As a hiring company, when you recruit a temporary candidate through a recruitment agency, you need to sign a booking.
A booking is a contract with a recruitment agency confirming the candidate’s charge rate and employment details, as well as agree with the recruitment agency’s terms and conditions, also called terms of business or T&Cs.
What are the UK industry standards for the terms and conditions of temporary recruitment agencies?
As an employer, what should you be watching for in these terms of business?
Before we start, my first piece of advice is to always read the small print – as dull as it might be, you know the devil is in the details!
If you have just a few moments to spare, there are 3 main elements you need to pay attention to:
- the payment terms – how long you have before you need to pay the agency’s invoice
- the termination – what happens if the candidate who has started working for you is unsuitable
- the temp-to-perm fees, also called transfer fees – how much you need to pay if you want to recruit the agency worker permanently in your company.
Payment terms – industry standard: 14 days
The payment terms are the time you have before you need to pay a recruitment agency’s invoice.
As an industry standard, the payment terms are typically set at 14 days of the invoice’s date.
It might seem quite short in comparison to generic suppliers payment terms typically set at 30 days in the UK.
Why are payment terms so short?
Because recruitment agencies pay their temporary workers on a weekly basis, before they receive a payment from the hiring company. As this has an important impact on their cashflows, they need to bridge the financial gap pretty quickly – hence this short timeframe.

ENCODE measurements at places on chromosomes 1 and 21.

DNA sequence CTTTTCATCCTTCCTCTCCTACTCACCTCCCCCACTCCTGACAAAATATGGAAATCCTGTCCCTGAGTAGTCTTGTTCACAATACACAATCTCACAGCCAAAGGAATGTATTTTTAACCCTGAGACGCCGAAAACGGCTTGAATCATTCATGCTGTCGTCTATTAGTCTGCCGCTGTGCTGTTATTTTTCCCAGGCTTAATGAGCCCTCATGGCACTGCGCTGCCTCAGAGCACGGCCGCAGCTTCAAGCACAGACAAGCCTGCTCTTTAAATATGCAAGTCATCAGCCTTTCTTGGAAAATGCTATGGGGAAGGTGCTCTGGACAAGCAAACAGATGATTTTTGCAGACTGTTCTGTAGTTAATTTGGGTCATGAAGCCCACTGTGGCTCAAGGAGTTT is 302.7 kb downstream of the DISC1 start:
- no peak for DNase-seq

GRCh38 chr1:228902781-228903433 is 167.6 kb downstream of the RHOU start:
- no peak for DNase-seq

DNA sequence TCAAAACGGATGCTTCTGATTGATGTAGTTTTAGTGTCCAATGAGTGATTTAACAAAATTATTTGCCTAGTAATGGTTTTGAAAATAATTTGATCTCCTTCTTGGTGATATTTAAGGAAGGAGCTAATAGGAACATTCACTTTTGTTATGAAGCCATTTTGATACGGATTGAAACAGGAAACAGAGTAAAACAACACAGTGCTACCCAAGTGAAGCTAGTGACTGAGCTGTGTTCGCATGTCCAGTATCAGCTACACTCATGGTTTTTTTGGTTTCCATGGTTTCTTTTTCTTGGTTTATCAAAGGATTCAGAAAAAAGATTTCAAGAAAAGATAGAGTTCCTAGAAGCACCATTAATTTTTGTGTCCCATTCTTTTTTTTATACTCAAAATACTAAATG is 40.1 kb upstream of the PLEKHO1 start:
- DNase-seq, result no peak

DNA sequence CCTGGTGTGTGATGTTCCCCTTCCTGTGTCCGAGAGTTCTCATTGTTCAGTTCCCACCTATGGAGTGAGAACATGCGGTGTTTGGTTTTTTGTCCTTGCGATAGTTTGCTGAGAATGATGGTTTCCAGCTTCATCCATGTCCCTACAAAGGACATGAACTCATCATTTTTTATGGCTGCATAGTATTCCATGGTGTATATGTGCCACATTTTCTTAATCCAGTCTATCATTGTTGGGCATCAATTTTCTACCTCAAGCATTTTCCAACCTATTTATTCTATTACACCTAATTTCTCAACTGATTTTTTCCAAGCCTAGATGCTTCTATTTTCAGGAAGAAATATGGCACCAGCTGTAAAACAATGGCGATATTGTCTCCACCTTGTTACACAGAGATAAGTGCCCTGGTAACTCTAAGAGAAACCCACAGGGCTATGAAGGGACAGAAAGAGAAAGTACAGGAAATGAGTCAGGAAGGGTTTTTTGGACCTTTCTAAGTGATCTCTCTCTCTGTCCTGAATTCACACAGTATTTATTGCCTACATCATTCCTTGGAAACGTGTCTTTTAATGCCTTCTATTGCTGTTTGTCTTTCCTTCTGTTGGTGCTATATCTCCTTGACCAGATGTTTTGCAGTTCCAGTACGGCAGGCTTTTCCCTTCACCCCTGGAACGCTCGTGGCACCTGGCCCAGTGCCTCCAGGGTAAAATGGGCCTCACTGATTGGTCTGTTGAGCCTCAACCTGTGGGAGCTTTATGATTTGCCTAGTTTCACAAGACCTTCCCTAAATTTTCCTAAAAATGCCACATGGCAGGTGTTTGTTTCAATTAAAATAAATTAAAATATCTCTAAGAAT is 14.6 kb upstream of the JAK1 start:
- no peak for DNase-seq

What if the recruitment agency is asking you for shorter payment terms (e.g., 7 days or a pre-payment)?
As recruitment agencies are taking a financial risk by paying the temp worker before being paid themselves, they often check the credit scoring of the hiring company prior to finalising a booking.
If your credit scoring as a hiring company is low, the agency might ask for shorter payment terms to ensure that they are not only paid, but also paid on time.
Termination due to ‘unsuitability’ – industry standard: cancellation or reduction of the charges
If you hire a temp worker and it appears that, unfortunately, they’re ‘reasonably unsuitable’, you have the right to terminate the contract, within certain conditions.
As an industry standard, agencies would typically reimburse you the totality or part of the charges incurred when the agency worker worked for you.
There are two things you need to watch:
- You need to inform the recruitment agency that the candidate is not suitable, very promptly, in writing – typically within 4 hours of a booking, with a confirmation in writing within 48 hours.
- Some recruitment agencies’ T&Cs indicate that they would, ‘at their discretion’ replace the unsuitable temporary worker. This is something you might not want and will need to negotiate.